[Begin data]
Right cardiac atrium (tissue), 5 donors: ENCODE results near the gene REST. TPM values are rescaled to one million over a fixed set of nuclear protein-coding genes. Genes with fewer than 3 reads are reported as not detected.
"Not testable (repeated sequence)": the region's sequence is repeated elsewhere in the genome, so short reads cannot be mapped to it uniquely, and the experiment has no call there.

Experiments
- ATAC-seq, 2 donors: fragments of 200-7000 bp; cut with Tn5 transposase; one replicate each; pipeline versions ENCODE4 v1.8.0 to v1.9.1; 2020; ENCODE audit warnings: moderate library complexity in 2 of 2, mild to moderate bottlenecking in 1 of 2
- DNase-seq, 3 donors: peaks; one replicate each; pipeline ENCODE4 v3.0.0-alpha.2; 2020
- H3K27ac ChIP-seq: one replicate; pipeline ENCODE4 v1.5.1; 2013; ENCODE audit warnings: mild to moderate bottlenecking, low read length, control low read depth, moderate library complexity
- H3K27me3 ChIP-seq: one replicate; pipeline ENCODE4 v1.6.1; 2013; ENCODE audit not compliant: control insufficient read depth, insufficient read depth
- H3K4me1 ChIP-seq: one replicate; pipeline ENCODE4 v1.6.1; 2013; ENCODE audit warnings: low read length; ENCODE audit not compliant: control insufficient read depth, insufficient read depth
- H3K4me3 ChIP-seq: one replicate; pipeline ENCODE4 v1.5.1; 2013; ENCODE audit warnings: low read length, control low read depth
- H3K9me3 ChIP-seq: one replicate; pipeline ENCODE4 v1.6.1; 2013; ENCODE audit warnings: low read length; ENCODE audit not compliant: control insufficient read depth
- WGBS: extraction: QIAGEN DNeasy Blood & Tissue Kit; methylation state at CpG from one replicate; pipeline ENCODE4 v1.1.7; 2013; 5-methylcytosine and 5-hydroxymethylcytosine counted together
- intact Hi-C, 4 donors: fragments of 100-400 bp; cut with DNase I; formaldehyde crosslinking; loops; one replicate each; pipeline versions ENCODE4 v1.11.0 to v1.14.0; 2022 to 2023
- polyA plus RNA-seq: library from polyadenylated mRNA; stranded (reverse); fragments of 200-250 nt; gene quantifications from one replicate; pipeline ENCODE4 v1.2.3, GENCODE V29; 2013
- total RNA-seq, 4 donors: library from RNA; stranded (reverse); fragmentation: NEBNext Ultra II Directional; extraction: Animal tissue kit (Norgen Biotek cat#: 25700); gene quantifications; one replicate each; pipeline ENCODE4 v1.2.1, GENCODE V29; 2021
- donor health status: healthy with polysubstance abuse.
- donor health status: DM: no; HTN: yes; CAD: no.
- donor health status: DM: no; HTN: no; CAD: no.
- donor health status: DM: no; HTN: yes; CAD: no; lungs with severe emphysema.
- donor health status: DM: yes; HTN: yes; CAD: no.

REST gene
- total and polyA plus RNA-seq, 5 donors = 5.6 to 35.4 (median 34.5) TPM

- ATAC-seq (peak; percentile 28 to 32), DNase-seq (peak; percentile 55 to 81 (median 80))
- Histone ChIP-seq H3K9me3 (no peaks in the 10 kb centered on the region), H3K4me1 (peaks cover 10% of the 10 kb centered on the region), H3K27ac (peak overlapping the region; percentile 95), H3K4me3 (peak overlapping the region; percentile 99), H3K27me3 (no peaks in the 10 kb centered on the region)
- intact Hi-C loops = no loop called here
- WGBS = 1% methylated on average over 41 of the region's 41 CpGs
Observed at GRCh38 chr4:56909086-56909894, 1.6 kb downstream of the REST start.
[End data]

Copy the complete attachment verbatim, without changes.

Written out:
Right cardiac atrium (tissue), 5 donors: ENCODE results near the gene REST. TPM values are rescaled to one million over a fixed set of nuclear protein-coding genes. Genes with fewer than 3 reads are reported as not detected.
"Not testable (repeated sequence)": the region's sequence is repeated elsewhere in the genome, so short reads cannot be mapped to it uniquely, and the experiment has no call there.

Experiments
- ATAC-seq, 2 donors: fragments of 200-7000 bp; cut with Tn5 transposase; one replicate each; pipeline versions ENCODE4 v1.8.0 to v1.9.1; 2020; ENCODE audit warnings: moderate library complexity in 2 of 2, mild to moderate bottlenecking in 1 of 2
- DNase-seq, 3 donors: peaks; one replicate each; pipeline ENCODE4 v3.0.0-alpha.2; 2020
- H3K27ac ChIP-seq: one replicate; pipeline ENCODE4 v1.5.1; 2013; ENCODE audit warnings: mild to moderate bottlenecking, low read length, control low read depth, moderate library complexity
- H3K27me3 ChIP-seq: one replicate; pipeline ENCODE4 v1.6.1; 2013; ENCODE audit not compliant: control insufficient read depth, insufficient read depth
- H3K4me1 ChIP-seq: one replicate; pipeline ENCODE4 v1.6.1; 2013; ENCODE audit warnings: low read length; ENCODE audit not compliant: control insufficient read depth, insufficient read depth
- H3K4me3 ChIP-seq: one replicate; pipeline ENCODE4 v1.5.1; 2013; ENCODE audit warnings: low read length, control low read depth
- H3K9me3 ChIP-seq: one replicate; pipeline ENCODE4 v1.6.1; 2013; ENCODE audit warnings: low read length; ENCODE audit not compliant: control insufficient read depth
- WGBS: extraction: QIAGEN DNeasy Blood & Tissue Kit; methylation state at CpG from one replicate; pipeline ENCODE4 v1.1.7; 2013; 5-methylcytosine and 5-hydroxymethylcytosine counted together
- intact Hi-C, 4 donors: fragments of 100-400 bp; cut with DNase I; formaldehyde crosslinking; loops; one replicate each; pipeline versions ENCODE4 v1.11.0 to v1.14.0; 2022 to 2023
- polyA plus RNA-seq: library from polyadenylated mRNA; stranded (reverse); fragments of 200-250 nt; gene quantifications from one replicate; pipeline ENCODE4 v1.2.3, GENCODE V29; 2013
- total RNA-seq, 4 donors: library from RNA; stranded (reverse); fragmentation: NEBNext Ultra II Directional; extraction: Animal tissue kit (Norgen Biotek cat#: 25700); gene quantifications; one replicate each; pipeline ENCODE4 v1.2.1, GENCODE V29; 2021
- donor health status: healthy with polysubstance abuse.
- donor health status: DM: no; HTN: yes; CAD: no.
- donor health status: DM: no; HTN: no; CAD: no.
- donor health status: DM: no; HTN: yes; CAD: no; lungs with severe emphysema.
- donor health status: DM: yes; HTN: yes; CAD: no.

REST gene
- total and polyA plus RNA-seq, 5 donors = 5.6 to 35.4 (median 34.5) TPM

- ATAC-seq (peak; percentile 28 to 32), DNase-seq (peak; percentile 55 to 81 (median 80))
- Histone ChIP-seq H3K9me3 (no peaks in the 10 kb centered on the region), H3K4me1 (peaks cover 10% of the 10 kb centered on the region), H3K27ac (peak overlapping the region; percentile 95), H3K4me3 (peak overlapping the region; percentile 99), H3K27me3 (no peaks in the 10 kb centered on the region)
- intact Hi-C loops = no loop called here
- WGBS = 1% methylated on average over 41 of the region's 41 CpGs
Observed at GRCh38 chr4:56909086-56909894, 1.6 kb downstream of the REST start.